World AIDS Day is designated as December 1 every year and 2021 marks more than 30 years of this worldwide observance. The day is chosen as a time to spotlight the impact of HIV/AIDS, support those who are living with HIV/AIDS, honor the lives that have been affected by the disease, and to remember those who have lost their lives to AIDS-related illnesses.
Nurses have seen remarkable changes in the way many cases of HIV/AIDS are diagnosed, treated, and managed from the days in 1988 when World AIDS Day began. And the advances in treatment mean that today, many people are living with HIV. But there are still people contracting HIV/AIDS across the globe, and the inequities in access to healthcare and prevention tools make HIV/AIDS especially difficult to eradicate.
This year’s theme for World AIDS Day is “End inequalities. End AIDS. End pandemics.” The theme highlights how the crisis of the HIV epidemic and the COVID-19 crisis share similarities. In both cases, inequity has had a significant impact on health outcomes for different communities worldwide.
In a statement about World AIDS Day, the United Nations relayed the urgency of eliminating disparities by saying, “Economic, social, cultural and legal inequalities must be ended as a matter of urgency if we are to end AIDS by 2030.” As treatments become more targeted and more effective, living with HIV is now possible in a way that wasn’t in reach when this day began. There is more hope and that’s something that continues to drive people advocate for those living with HIV.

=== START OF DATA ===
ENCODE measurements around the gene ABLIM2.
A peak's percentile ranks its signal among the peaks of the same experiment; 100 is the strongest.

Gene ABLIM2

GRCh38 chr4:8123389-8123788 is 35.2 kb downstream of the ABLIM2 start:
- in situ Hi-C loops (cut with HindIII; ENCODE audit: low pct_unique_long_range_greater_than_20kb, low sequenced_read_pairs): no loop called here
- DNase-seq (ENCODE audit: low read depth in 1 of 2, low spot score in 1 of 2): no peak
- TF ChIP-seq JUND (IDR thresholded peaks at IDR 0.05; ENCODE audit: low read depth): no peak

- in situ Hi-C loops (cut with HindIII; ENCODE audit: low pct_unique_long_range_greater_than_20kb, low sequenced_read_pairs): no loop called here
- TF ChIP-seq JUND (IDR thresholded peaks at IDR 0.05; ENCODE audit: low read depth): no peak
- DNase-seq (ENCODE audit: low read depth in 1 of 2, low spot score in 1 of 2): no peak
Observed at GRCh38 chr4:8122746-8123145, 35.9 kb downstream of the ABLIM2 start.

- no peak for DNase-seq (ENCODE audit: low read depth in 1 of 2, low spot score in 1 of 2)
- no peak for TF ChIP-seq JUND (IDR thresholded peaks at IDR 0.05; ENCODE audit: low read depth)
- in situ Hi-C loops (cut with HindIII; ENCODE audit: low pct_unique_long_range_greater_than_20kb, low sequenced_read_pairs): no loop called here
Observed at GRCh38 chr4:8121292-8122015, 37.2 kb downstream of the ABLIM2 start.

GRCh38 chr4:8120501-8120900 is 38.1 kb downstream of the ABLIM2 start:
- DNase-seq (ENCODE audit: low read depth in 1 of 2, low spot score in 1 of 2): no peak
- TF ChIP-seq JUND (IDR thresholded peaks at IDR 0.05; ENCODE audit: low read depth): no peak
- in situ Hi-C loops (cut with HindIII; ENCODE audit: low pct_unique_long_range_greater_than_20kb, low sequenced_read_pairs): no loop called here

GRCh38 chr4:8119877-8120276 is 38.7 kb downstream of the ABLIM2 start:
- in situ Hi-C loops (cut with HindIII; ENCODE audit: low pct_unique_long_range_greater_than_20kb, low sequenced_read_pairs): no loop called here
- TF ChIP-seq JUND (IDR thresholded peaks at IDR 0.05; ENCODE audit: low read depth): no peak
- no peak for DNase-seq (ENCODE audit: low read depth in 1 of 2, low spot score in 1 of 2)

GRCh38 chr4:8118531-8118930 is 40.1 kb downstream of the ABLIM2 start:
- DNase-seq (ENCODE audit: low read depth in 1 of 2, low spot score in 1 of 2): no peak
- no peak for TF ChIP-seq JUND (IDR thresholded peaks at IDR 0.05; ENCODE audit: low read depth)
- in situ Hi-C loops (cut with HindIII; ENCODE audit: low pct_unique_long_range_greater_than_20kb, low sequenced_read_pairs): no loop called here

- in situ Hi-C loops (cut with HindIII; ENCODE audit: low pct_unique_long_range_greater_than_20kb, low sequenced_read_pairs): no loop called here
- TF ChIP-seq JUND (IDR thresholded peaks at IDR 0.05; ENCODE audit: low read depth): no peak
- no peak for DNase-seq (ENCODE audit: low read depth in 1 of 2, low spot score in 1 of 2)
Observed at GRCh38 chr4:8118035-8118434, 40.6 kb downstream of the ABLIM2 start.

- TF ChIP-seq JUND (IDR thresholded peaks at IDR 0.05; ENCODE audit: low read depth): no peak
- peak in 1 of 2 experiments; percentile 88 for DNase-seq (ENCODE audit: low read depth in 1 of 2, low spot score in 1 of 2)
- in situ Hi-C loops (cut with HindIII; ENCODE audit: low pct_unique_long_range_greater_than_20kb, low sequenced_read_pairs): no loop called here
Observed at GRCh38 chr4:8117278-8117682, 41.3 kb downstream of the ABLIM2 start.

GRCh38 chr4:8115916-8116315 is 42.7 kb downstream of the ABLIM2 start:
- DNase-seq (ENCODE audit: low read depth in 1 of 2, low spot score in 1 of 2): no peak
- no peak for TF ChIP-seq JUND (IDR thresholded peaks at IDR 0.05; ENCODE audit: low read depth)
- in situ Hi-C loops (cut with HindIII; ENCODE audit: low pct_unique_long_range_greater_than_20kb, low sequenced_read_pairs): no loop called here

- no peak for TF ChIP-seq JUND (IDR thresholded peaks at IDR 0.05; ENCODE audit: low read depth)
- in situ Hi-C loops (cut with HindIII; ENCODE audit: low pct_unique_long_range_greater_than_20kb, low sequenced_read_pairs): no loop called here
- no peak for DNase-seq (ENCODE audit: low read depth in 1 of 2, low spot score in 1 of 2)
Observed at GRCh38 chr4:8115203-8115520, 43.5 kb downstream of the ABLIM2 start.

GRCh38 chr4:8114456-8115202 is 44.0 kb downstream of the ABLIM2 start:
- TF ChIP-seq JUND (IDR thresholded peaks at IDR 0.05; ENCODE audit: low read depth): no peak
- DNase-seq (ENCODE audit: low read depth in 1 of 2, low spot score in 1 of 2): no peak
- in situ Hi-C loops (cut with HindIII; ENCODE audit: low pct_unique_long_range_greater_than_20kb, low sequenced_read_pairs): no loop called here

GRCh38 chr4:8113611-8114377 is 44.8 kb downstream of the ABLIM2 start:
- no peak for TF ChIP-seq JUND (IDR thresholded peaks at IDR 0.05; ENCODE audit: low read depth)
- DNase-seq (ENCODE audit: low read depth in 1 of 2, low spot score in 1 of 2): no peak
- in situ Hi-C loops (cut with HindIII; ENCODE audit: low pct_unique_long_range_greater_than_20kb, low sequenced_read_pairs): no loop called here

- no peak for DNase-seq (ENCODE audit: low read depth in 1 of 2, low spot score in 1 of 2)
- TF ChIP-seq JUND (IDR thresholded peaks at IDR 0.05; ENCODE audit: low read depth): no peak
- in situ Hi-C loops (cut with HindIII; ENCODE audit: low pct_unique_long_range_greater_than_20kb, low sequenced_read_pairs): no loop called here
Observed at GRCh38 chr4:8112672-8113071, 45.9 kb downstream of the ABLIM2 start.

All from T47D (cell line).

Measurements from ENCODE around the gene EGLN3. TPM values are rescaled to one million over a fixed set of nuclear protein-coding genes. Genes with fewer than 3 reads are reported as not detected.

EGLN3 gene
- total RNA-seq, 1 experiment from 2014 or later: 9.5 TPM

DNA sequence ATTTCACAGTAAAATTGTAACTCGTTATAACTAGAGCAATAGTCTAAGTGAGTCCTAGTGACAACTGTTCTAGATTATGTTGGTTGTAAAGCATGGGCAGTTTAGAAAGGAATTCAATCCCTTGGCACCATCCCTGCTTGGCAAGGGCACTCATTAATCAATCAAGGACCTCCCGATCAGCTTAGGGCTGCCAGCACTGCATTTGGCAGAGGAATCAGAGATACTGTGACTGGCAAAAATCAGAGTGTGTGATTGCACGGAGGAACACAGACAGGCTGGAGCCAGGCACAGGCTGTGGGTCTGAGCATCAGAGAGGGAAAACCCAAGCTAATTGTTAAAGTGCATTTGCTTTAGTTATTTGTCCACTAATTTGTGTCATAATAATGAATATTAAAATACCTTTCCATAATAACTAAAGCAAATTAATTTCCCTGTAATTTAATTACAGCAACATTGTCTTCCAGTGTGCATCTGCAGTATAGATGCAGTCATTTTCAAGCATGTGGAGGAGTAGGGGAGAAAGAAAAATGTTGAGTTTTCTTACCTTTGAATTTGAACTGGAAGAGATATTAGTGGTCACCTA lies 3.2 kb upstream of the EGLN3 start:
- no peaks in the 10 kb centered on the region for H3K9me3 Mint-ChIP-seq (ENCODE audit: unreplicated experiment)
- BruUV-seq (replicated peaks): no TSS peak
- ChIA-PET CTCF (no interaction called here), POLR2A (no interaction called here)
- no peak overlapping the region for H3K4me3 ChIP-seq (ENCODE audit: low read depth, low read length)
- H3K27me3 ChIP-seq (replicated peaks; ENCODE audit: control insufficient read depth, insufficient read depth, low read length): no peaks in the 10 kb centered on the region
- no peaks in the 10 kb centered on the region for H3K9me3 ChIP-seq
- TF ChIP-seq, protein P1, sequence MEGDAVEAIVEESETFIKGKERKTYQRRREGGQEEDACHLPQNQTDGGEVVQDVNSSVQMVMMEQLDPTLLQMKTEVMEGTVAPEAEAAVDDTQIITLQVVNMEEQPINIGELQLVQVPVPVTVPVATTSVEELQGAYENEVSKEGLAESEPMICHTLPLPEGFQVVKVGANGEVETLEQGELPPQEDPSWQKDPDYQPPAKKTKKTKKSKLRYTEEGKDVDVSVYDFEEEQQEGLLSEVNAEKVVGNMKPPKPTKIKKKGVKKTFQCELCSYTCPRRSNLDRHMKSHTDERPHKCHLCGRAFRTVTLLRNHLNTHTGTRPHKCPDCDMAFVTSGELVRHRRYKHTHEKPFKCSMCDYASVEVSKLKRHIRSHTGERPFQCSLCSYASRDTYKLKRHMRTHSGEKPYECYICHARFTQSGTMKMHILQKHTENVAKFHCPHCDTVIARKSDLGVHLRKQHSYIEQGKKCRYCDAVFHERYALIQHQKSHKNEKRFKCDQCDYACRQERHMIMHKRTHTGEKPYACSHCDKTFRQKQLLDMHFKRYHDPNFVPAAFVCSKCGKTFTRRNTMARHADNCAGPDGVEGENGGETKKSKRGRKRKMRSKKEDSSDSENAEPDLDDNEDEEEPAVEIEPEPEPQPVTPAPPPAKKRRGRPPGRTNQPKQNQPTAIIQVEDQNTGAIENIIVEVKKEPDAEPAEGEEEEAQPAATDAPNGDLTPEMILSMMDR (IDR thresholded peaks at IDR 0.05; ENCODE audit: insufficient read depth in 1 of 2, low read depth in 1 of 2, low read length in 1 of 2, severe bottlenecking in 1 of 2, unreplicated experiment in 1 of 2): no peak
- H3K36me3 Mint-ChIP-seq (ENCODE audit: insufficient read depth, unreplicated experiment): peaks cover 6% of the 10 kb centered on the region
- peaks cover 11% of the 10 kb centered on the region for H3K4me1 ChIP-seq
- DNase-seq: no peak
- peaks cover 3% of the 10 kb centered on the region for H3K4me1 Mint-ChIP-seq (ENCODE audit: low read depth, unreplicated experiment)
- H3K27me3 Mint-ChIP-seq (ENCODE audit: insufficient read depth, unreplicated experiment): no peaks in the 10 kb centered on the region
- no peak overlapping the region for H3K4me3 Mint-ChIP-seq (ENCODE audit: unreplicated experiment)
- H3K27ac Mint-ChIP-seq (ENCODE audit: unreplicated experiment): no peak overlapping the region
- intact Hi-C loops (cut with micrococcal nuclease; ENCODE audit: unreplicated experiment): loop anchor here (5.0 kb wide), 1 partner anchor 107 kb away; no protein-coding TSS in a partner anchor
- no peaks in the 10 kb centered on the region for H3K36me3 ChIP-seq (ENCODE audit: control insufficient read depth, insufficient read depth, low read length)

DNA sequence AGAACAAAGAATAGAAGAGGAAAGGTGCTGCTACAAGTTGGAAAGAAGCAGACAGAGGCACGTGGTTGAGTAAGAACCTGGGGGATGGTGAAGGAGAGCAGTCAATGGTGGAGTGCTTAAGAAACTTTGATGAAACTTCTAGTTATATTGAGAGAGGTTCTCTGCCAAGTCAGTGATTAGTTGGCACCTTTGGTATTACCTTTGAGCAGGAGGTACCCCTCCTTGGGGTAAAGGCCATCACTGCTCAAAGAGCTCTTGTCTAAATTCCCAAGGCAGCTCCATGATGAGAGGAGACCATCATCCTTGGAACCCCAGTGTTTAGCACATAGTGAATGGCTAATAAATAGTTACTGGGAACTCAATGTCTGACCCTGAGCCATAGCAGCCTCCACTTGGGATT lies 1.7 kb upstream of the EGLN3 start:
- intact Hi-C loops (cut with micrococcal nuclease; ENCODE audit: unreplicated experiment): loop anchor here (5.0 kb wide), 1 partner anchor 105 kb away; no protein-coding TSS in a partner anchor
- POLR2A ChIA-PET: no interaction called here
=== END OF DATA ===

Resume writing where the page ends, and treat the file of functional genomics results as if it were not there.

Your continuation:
Even after December 1 has passed, you can show your support by wearing the iconic red ribbon as a symbol that you recognize and are an ally to those living with or affected by HIV/AIDS. You can continue to advocate for more research, wide patient protections, and take steps to reduce the stigma around this disease.
As a nurse, you can work with patients to make sure they are aware of HIV prevention, of the treatments and testing that is available today, of mental health supports, and of the legal protections that people living with HIV/AIDS have. You are also in a good position to advocate for patients who want more information and for families and loved ones who want to support those living with HIV/AIDS.
As science continues to make strides in helping people prevent transmission, in treating people, and in reducing the stigma around HIV/AIDS, more will be able to manage living with the disease for decades. Those people become ambassadors for achieving a healthy life and having hope despite a frightening diagnosis.
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